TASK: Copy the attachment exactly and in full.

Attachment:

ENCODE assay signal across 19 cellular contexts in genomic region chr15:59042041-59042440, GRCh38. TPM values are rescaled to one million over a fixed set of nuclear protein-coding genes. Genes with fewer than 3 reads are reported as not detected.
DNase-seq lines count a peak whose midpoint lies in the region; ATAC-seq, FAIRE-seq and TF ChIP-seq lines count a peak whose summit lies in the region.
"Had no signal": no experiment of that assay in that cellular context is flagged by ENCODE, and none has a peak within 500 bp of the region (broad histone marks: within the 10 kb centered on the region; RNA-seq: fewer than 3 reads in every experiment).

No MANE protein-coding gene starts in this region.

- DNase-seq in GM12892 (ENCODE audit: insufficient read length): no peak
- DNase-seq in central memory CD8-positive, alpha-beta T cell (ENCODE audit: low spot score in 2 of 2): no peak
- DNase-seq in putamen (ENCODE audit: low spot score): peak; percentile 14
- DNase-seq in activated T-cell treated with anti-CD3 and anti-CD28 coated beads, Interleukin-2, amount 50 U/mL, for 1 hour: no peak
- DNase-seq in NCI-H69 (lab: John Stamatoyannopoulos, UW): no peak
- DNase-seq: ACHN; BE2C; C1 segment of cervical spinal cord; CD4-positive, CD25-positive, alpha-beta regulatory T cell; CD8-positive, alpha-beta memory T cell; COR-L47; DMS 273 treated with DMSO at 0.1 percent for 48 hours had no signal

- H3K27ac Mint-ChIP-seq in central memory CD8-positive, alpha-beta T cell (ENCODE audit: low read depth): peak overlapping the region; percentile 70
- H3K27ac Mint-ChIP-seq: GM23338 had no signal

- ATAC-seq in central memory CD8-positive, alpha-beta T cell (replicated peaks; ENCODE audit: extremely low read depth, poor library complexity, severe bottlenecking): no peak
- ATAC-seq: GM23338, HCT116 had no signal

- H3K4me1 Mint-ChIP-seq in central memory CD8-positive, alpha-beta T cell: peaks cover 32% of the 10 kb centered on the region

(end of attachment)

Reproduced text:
ENCODE assay signal across 19 cellular contexts in genomic region chr15:59042041-59042440, GRCh38. TPM values are rescaled to one million over a fixed set of nuclear protein-coding genes. Genes with fewer than 3 reads are reported as not detected.
DNase-seq lines count a peak whose midpoint lies in the region; ATAC-seq, FAIRE-seq and TF ChIP-seq lines count a peak whose summit lies in the region.
"Had no signal": no experiment of that assay in that cellular context is flagged by ENCODE, and none has a peak within 500 bp of the region (broad histone marks: within the 10 kb centered on the region; RNA-seq: fewer than 3 reads in every experiment).

No MANE protein-coding gene starts in this region.

- DNase-seq in GM12892 (ENCODE audit: insufficient read length): no peak
- DNase-seq in central memory CD8-positive, alpha-beta T cell (ENCODE audit: low spot score in 2 of 2): no peak
- DNase-seq in putamen (ENCODE audit: low spot score): peak; percentile 14
- DNase-seq in activated T-cell treated with anti-CD3 and anti-CD28 coated beads, Interleukin-2, amount 50 U/mL, for 1 hour: no peak
- DNase-seq in NCI-H69 (lab: John Stamatoyannopoulos, UW): no peak
- DNase-seq: ACHN; BE2C; C1 segment of cervical spinal cord; CD4-positive, CD25-positive, alpha-beta regulatory T cell; CD8-positive, alpha-beta memory T cell; COR-L47; DMS 273 treated with DMSO at 0.1 percent for 48 hours had no signal

- H3K27ac Mint-ChIP-seq in central memory CD8-positive, alpha-beta T cell (ENCODE audit: low read depth): peak overlapping the region; percentile 70
- H3K27ac Mint-ChIP-seq: GM23338 had no signal

- ATAC-seq in central memory CD8-positive, alpha-beta T cell (replicated peaks; ENCODE audit: extremely low read depth, poor library complexity, severe bottlenecking): no peak
- ATAC-seq: GM23338, HCT116 had no signal

- H3K4me1 Mint-ChIP-seq in central memory CD8-positive, alpha-beta T cell: peaks cover 32% of the 10 kb centered on the region